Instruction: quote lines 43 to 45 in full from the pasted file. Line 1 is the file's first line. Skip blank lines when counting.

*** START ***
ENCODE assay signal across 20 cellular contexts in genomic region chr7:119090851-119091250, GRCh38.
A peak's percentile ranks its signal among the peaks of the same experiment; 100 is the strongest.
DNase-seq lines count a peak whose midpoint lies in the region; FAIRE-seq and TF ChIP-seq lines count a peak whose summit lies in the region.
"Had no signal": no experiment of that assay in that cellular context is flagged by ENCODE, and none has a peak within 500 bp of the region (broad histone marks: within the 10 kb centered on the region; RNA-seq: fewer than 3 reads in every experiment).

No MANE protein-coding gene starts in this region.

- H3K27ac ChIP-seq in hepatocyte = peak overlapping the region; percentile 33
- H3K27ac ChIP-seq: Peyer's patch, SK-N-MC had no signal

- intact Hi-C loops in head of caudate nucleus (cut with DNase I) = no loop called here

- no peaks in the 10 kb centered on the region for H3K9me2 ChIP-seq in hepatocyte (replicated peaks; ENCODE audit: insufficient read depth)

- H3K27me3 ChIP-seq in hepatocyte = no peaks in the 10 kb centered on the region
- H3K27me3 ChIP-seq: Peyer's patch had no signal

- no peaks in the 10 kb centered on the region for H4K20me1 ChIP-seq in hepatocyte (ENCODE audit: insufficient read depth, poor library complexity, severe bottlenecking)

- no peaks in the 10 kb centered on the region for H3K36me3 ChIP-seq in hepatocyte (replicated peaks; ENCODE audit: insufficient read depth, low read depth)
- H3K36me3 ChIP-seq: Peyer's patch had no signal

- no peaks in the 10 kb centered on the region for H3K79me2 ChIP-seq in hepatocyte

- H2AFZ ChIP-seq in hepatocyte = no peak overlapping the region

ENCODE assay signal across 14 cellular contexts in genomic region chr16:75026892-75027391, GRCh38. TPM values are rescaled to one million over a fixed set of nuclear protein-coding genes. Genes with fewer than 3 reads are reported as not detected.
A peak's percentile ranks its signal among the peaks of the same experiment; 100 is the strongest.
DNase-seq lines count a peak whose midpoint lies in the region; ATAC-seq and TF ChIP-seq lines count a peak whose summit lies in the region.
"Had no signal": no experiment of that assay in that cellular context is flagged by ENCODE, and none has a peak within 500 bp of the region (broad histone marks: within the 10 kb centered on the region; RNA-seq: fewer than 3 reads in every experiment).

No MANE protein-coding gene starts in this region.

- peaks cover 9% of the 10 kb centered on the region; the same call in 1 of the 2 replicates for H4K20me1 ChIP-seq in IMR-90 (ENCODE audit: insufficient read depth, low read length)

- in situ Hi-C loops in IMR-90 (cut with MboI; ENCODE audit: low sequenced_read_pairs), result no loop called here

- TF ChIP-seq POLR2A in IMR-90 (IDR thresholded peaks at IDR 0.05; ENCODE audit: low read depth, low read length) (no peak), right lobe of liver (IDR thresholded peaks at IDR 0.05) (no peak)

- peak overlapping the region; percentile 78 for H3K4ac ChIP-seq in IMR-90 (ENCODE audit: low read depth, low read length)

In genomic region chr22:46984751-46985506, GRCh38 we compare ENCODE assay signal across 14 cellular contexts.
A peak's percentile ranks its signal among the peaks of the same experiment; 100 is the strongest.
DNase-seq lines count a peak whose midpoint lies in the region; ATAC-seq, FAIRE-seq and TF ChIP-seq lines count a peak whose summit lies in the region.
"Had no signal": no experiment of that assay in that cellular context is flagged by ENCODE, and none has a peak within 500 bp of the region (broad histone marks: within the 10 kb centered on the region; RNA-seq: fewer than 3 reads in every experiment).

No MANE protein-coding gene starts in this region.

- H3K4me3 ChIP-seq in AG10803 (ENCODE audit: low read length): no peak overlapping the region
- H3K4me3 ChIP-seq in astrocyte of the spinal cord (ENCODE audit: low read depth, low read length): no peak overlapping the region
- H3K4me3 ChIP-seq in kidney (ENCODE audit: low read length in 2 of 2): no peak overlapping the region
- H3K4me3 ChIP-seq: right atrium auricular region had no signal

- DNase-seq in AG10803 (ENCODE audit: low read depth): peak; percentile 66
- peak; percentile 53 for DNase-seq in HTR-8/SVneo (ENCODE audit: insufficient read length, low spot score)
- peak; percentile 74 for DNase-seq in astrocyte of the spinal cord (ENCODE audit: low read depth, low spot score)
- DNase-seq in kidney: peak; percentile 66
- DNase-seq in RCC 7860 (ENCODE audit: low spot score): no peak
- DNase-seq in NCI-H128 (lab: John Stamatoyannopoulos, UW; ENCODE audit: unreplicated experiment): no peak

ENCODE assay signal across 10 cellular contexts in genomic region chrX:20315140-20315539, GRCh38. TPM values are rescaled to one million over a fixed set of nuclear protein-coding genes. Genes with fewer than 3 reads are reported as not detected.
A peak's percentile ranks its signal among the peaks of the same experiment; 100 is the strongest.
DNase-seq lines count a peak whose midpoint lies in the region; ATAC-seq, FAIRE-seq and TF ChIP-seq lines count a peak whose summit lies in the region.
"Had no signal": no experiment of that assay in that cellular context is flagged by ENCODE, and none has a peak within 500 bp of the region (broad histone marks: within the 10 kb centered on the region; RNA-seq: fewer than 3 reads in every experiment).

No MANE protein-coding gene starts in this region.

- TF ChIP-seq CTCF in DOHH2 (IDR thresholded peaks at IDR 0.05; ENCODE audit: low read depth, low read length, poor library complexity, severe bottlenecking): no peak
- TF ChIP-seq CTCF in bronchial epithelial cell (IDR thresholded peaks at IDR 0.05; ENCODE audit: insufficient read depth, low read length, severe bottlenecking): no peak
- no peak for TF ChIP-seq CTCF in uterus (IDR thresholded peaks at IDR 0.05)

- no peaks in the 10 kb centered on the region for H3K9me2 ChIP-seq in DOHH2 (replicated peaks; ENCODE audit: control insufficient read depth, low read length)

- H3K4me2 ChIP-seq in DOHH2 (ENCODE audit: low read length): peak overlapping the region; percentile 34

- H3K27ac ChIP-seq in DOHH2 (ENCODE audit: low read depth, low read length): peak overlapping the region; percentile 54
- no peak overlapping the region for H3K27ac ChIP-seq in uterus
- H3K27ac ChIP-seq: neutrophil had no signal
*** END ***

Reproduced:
DNase-seq lines count a peak whose midpoint lies in the region; ATAC-seq, FAIRE-seq and TF ChIP-seq lines count a peak whose summit lies in the region.
"Had no signal": no experiment of that assay in that cellular context is flagged by ENCODE, and none has a peak within 500 bp of the region (broad histone marks: within the 10 kb centered on the region; RNA-seq: fewer than 3 reads in every experiment).

No MANE protein-coding gene starts in this region.